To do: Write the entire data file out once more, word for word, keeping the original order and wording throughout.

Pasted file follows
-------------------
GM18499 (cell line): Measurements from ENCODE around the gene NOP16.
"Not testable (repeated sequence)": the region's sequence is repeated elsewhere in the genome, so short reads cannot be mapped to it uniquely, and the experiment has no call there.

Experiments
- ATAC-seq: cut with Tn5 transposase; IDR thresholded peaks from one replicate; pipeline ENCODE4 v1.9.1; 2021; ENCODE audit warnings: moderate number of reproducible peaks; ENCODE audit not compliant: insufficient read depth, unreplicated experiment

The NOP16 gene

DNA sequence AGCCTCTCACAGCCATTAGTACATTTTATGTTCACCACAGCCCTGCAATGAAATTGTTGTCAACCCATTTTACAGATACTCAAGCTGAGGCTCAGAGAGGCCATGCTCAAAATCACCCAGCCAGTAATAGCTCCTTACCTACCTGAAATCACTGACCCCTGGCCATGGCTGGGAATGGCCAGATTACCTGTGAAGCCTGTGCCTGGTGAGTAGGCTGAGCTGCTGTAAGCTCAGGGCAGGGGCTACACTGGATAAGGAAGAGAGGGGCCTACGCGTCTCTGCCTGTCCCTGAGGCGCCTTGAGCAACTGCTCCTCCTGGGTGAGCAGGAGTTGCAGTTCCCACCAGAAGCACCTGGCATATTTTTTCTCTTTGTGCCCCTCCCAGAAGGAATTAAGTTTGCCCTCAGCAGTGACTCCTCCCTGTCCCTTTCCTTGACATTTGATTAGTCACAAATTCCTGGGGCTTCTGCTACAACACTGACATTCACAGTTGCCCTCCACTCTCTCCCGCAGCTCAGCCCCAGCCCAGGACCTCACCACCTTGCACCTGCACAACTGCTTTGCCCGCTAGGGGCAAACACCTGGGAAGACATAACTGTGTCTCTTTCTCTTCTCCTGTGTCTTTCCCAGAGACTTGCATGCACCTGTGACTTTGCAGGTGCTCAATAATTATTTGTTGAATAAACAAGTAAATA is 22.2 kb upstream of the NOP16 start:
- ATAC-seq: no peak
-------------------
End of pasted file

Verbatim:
GM18499 (cell line): Measurements from ENCODE around the gene NOP16.
"Not testable (repeated sequence)": the region's sequence is repeated elsewhere in the genome, so short reads cannot be mapped to it uniquely, and the experiment has no call there.

Experiments
- ATAC-seq: cut with Tn5 transposase; IDR thresholded peaks from one replicate; pipeline ENCODE4 v1.9.1; 2021; ENCODE audit warnings: moderate number of reproducible peaks; ENCODE audit not compliant: insufficient read depth, unreplicated experiment

The NOP16 gene

DNA sequence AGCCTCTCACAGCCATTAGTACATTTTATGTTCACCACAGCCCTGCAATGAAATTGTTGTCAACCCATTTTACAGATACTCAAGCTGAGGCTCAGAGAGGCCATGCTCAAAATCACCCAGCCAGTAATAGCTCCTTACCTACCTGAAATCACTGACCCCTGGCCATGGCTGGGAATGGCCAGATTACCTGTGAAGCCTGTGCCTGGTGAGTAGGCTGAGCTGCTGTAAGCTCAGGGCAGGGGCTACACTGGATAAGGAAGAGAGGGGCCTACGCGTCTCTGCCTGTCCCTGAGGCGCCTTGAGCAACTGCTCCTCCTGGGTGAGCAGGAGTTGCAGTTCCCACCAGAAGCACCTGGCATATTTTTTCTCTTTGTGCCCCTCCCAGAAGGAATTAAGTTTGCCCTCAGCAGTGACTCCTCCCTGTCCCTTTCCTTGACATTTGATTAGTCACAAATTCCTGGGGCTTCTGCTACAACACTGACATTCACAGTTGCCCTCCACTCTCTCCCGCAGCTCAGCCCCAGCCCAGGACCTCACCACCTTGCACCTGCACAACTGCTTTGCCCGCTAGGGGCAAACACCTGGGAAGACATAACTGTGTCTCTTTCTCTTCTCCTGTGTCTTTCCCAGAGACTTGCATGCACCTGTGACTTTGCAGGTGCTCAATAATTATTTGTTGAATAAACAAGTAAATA is 22.2 kb upstream of the NOP16 start:
- ATAC-seq: no peak